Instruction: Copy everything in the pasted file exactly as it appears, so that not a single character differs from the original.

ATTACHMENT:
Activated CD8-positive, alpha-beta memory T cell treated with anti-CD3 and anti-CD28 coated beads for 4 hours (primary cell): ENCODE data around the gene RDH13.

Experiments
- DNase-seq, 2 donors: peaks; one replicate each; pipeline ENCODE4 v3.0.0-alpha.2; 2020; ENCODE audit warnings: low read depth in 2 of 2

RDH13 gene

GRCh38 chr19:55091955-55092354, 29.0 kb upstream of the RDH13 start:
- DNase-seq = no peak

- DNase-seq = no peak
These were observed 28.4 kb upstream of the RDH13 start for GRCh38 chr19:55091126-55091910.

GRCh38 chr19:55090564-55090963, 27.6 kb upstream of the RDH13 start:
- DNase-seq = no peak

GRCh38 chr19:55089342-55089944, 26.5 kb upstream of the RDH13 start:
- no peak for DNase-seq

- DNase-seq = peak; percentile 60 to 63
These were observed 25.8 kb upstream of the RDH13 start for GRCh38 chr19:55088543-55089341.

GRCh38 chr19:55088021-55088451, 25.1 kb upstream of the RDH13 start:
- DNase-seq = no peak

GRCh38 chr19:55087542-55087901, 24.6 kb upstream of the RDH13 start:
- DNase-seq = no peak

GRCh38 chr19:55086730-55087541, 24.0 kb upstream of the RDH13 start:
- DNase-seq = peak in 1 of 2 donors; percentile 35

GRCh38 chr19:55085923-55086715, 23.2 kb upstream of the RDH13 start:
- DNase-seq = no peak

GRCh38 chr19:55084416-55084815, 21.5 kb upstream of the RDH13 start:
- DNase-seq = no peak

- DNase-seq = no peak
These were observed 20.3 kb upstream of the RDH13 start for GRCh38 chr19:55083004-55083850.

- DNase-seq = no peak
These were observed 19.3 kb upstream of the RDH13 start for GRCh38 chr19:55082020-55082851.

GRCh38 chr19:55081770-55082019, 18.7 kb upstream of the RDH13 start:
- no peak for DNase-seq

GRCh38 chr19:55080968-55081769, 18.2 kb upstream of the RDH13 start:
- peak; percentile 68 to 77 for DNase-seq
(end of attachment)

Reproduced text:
Activated CD8-positive, alpha-beta memory T cell treated with anti-CD3 and anti-CD28 coated beads for 4 hours (primary cell): ENCODE data around the gene RDH13.

Experiments
- DNase-seq, 2 donors: peaks; one replicate each; pipeline ENCODE4 v3.0.0-alpha.2; 2020; ENCODE audit warnings: low read depth in 2 of 2

RDH13 gene

GRCh38 chr19:55091955-55092354, 29.0 kb upstream of the RDH13 start:
- DNase-seq = no peak

- DNase-seq = no peak
These were observed 28.4 kb upstream of the RDH13 start for GRCh38 chr19:55091126-55091910.

GRCh38 chr19:55090564-55090963, 27.6 kb upstream of the RDH13 start:
- DNase-seq = no peak

GRCh38 chr19:55089342-55089944, 26.5 kb upstream of the RDH13 start:
- no peak for DNase-seq

- DNase-seq = peak; percentile 60 to 63
These were observed 25.8 kb upstream of the RDH13 start for GRCh38 chr19:55088543-55089341.

GRCh38 chr19:55088021-55088451, 25.1 kb upstream of the RDH13 start:
- DNase-seq = no peak

GRCh38 chr19:55087542-55087901, 24.6 kb upstream of the RDH13 start:
- DNase-seq = no peak

GRCh38 chr19:55086730-55087541, 24.0 kb upstream of the RDH13 start:
- DNase-seq = peak in 1 of 2 donors; percentile 35

GRCh38 chr19:55085923-55086715, 23.2 kb upstream of the RDH13 start:
- DNase-seq = no peak

GRCh38 chr19:55084416-55084815, 21.5 kb upstream of the RDH13 start:
- DNase-seq = no peak

- DNase-seq = no peak
These were observed 20.3 kb upstream of the RDH13 start for GRCh38 chr19:55083004-55083850.

- DNase-seq = no peak
These were observed 19.3 kb upstream of the RDH13 start for GRCh38 chr19:55082020-55082851.

GRCh38 chr19:55081770-55082019, 18.7 kb upstream of the RDH13 start:
- no peak for DNase-seq

GRCh38 chr19:55080968-55081769, 18.2 kb upstream of the RDH13 start:
- peak; percentile 68 to 77 for DNase-seq